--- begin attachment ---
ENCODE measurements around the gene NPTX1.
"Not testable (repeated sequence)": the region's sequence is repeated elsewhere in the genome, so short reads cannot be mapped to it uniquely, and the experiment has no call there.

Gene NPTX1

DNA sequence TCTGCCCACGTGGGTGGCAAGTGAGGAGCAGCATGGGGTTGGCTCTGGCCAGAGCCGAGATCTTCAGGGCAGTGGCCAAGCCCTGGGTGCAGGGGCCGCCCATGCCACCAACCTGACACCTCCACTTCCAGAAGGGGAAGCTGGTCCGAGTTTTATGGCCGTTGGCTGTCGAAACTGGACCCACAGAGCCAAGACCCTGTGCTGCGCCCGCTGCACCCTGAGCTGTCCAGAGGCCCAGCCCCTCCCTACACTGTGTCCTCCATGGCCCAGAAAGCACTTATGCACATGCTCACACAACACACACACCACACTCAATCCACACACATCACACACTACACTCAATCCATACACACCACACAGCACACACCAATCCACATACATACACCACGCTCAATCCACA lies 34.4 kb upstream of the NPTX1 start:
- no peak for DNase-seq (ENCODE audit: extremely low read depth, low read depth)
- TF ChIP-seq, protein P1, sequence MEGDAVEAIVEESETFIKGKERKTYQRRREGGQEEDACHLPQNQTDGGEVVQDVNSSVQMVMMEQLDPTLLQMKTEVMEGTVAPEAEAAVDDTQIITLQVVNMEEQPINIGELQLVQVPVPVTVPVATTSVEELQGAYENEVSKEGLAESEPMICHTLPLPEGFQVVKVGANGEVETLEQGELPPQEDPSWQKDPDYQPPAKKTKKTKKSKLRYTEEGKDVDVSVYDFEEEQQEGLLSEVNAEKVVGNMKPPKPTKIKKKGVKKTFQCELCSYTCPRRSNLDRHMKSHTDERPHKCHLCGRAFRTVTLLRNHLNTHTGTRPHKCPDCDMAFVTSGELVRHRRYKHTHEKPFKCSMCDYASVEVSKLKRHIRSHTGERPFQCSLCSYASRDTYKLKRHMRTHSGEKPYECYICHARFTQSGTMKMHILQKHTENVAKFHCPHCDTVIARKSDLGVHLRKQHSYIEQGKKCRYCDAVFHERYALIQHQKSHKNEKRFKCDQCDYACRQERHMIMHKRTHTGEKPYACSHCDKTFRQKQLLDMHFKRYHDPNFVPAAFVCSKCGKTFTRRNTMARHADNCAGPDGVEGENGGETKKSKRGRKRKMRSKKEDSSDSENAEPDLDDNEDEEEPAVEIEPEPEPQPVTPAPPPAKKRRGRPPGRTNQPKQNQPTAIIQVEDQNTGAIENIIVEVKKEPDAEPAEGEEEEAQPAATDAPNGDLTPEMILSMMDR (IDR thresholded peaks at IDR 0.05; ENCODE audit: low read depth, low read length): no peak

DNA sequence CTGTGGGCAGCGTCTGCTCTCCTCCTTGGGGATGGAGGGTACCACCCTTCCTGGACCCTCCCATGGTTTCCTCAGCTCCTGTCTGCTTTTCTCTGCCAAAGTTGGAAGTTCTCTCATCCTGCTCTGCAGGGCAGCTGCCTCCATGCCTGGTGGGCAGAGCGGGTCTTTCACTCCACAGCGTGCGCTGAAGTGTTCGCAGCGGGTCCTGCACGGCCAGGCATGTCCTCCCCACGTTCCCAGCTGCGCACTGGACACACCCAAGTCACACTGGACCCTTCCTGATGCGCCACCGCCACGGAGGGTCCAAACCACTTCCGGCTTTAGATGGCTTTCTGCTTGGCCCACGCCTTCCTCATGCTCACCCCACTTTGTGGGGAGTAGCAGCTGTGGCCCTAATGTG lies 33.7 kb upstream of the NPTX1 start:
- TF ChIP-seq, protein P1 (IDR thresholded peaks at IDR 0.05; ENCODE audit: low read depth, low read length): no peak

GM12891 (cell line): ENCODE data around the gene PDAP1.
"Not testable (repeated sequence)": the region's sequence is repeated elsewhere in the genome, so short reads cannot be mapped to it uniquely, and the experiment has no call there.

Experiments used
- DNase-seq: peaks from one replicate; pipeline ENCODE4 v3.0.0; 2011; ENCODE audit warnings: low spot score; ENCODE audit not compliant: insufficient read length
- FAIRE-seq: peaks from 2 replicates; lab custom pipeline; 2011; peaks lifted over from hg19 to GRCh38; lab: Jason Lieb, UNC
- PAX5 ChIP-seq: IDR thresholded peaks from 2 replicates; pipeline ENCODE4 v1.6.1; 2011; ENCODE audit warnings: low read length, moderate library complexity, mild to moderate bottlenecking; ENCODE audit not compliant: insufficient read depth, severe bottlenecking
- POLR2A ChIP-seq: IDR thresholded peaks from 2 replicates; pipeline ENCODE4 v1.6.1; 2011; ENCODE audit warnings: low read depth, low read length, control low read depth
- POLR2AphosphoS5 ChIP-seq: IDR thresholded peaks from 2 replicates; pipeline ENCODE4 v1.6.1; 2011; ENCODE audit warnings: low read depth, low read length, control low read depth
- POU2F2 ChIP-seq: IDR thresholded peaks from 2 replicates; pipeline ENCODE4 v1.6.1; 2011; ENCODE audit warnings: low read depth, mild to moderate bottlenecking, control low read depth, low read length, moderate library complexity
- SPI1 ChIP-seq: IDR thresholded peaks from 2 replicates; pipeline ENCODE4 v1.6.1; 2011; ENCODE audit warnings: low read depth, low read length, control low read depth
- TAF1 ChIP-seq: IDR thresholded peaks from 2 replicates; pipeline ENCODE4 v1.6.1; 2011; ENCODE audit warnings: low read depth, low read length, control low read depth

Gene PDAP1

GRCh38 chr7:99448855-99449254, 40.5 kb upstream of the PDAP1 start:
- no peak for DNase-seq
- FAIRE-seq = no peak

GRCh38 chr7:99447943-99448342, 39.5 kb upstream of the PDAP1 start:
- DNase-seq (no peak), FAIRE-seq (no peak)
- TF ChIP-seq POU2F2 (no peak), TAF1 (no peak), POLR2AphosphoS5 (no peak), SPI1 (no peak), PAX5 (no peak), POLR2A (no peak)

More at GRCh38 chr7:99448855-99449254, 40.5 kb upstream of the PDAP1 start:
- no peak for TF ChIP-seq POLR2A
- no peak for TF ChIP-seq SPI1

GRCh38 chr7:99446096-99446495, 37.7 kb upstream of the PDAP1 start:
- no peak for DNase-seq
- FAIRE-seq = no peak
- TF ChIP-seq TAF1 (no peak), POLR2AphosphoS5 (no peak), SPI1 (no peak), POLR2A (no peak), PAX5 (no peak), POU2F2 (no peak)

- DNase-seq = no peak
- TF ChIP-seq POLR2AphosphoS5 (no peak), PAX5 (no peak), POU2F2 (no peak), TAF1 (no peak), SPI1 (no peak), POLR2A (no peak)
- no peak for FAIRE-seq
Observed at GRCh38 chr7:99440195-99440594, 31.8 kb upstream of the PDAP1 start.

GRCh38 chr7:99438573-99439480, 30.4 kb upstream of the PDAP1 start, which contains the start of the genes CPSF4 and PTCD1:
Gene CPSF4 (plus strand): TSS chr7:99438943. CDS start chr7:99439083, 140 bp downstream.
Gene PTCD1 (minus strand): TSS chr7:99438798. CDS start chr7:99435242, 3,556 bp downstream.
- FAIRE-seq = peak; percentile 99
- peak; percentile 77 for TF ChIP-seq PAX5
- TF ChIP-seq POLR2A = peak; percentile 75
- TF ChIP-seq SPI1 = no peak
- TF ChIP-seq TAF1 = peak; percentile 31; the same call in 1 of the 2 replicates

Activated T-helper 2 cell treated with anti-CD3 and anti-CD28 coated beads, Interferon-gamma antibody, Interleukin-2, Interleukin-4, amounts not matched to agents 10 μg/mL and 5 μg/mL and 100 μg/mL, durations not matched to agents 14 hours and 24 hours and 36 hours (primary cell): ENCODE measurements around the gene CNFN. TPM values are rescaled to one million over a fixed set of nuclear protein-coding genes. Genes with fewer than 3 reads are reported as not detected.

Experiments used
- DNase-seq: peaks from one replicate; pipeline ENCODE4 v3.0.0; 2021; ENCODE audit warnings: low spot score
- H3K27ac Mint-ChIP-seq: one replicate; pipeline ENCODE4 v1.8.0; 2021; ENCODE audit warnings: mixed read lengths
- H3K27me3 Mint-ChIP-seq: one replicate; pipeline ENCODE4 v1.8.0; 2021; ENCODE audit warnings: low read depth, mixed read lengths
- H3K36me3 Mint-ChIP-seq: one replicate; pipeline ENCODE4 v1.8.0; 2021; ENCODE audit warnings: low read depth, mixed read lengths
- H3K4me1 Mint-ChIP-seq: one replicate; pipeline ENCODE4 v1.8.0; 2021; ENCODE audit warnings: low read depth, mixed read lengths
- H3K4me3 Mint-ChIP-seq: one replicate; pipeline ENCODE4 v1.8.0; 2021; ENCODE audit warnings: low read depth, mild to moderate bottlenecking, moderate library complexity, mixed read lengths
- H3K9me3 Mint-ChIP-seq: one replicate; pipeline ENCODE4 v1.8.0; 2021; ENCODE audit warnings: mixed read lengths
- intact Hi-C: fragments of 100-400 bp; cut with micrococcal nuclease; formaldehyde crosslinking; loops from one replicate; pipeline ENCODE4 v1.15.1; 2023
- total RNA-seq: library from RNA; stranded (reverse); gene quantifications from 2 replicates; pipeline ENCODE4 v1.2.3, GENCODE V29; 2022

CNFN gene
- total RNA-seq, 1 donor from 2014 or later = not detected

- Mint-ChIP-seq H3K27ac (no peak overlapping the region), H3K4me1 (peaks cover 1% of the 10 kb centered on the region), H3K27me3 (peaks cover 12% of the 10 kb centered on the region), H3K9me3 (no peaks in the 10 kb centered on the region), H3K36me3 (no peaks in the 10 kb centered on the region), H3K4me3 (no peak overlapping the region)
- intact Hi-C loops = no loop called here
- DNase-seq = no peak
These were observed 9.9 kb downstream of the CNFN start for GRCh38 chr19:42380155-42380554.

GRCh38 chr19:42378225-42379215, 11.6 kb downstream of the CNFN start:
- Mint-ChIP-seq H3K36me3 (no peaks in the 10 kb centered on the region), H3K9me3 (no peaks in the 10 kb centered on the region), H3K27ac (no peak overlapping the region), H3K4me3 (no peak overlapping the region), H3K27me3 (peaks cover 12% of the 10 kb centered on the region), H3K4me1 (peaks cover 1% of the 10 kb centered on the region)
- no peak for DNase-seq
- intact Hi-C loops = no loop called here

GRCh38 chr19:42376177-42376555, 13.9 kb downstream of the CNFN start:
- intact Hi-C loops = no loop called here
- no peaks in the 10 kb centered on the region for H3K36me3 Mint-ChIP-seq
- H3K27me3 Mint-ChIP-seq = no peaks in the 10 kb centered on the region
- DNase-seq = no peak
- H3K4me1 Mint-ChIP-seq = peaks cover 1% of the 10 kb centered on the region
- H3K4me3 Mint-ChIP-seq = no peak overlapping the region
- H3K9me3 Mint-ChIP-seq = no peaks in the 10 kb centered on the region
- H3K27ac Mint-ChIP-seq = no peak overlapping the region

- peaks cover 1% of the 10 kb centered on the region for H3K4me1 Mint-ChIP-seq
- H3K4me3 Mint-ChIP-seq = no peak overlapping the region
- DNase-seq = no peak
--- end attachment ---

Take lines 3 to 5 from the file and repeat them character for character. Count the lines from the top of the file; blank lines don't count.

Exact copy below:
Gene NPTX1

DNA sequence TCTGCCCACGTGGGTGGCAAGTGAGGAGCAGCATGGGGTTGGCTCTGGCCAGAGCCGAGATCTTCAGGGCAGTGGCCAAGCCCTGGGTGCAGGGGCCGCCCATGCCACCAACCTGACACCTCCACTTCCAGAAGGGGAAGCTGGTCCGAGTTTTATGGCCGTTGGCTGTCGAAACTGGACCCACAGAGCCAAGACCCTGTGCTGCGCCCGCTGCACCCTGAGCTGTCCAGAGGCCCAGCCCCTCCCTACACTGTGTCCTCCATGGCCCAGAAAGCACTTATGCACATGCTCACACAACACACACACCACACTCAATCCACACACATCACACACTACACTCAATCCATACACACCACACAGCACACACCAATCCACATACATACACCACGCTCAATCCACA lies 34.4 kb upstream of the NPTX1 start:
- no peak for DNase-seq (ENCODE audit: extremely low read depth, low read depth)